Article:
English surname referring to someone who worked with slate, especially in laying slate roof tiles. The surname comes from Derbyshire, and although it is of Norman-French origin, possibly existed before the Conquest. It has been used as a personal name since the 17th century, and from the beginning was associated with Derbyshire and the Midlands, which has a long history as a centre for slate quarrying. An unfortunate association in Australia is that slater is another word for a wood louse. The surname has several sporting namesakes, including former cricketer and media personality Michael Slater, rugby league star Billy Slater, and American surfing champion Kelly Slater. That probably helps explain use of the name Slater at present, and it seems like a tougher, edgier version of Tyler.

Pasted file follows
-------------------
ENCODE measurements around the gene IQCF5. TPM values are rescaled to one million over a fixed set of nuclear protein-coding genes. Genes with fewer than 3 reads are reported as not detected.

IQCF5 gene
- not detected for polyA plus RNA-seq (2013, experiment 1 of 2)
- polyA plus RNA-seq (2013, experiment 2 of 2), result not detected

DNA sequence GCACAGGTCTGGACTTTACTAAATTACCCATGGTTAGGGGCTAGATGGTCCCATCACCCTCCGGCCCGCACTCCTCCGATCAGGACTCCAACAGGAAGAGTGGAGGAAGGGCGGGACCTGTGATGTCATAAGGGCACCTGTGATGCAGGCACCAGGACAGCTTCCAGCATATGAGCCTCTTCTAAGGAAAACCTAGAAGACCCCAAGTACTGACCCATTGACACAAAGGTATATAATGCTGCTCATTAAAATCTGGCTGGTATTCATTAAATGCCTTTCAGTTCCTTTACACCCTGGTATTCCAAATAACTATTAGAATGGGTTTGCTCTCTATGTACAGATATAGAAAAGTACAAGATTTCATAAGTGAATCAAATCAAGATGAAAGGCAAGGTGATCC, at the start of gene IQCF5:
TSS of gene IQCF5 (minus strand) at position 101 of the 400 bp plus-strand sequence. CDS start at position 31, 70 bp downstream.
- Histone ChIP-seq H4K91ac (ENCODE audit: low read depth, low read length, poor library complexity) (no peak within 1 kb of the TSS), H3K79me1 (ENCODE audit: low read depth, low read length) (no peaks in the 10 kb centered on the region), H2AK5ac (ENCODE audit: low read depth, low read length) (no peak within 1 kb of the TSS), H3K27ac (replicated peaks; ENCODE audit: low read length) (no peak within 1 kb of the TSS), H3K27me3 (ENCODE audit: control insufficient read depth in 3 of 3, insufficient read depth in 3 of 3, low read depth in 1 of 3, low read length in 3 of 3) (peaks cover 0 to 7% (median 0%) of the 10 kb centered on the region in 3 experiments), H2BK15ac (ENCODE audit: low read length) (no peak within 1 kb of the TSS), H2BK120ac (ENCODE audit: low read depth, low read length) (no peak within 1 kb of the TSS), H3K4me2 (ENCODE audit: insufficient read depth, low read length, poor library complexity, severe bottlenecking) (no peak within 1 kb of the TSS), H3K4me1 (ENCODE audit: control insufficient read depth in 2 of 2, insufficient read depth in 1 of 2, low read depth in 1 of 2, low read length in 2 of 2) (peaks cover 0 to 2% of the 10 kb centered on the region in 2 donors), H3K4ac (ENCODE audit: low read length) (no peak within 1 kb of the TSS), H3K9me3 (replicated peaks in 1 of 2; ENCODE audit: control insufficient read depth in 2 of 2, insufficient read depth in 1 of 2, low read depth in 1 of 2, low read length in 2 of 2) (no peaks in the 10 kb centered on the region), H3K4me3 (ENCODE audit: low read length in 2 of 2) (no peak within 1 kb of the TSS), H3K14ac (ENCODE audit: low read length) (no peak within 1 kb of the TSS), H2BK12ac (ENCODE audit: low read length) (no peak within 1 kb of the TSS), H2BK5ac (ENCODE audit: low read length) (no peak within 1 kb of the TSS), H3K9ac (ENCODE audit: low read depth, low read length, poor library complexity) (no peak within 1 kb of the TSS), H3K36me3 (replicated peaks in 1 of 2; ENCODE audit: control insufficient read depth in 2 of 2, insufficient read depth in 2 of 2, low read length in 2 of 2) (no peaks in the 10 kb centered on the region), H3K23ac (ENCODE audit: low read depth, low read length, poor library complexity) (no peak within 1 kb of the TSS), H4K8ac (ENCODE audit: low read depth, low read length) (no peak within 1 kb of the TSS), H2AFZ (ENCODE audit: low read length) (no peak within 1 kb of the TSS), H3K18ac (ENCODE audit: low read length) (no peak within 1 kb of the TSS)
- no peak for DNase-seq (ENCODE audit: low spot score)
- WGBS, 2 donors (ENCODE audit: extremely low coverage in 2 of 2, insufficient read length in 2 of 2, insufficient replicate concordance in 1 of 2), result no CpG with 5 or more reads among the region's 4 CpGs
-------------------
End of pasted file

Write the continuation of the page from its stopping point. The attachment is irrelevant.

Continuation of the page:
English surname after a village in Lincolnshire, meaning “homestead by the willows, settlement by the willows”. Willoughby’s main claim to fame is that it was the birthplace of John Smith, who was one of the leaders of the Virginia Colony in early colonial America, and connected with the Native American girl known as Pocahontas. Willoughby is an aristocratic surname connected with several baronies; the family trace their lineage to a Norman knight who was granted land in Lincolnshire by William the Conqueror. Since the 17th century, the Barony of Willoughby de Eresby has been associated with the office of the Lord Great Chamberlain, who has charge of the royal apartments and hall at Westminster Palace, and plays a major role at coronations: the current baroness was one of the maids of honour at Queen Elizabeth’s coronation. Willoughby is also a suburb of Sydney on the Lower North Shore, first settled as farmland under Captain Arthur Phillip. Some people believe Surveyor-General Sir Thomas Mitchell chose the suburb’s name in honour of Sir James Willoughby Gordon, whom he had served under during the Peninsular War. In use as a personal name since the 17th century, Willoughby is a hip boy’s name which seems like a spin on popular William, while also boosted by looking like a masculine form of Willow. Will is the obvious nickname.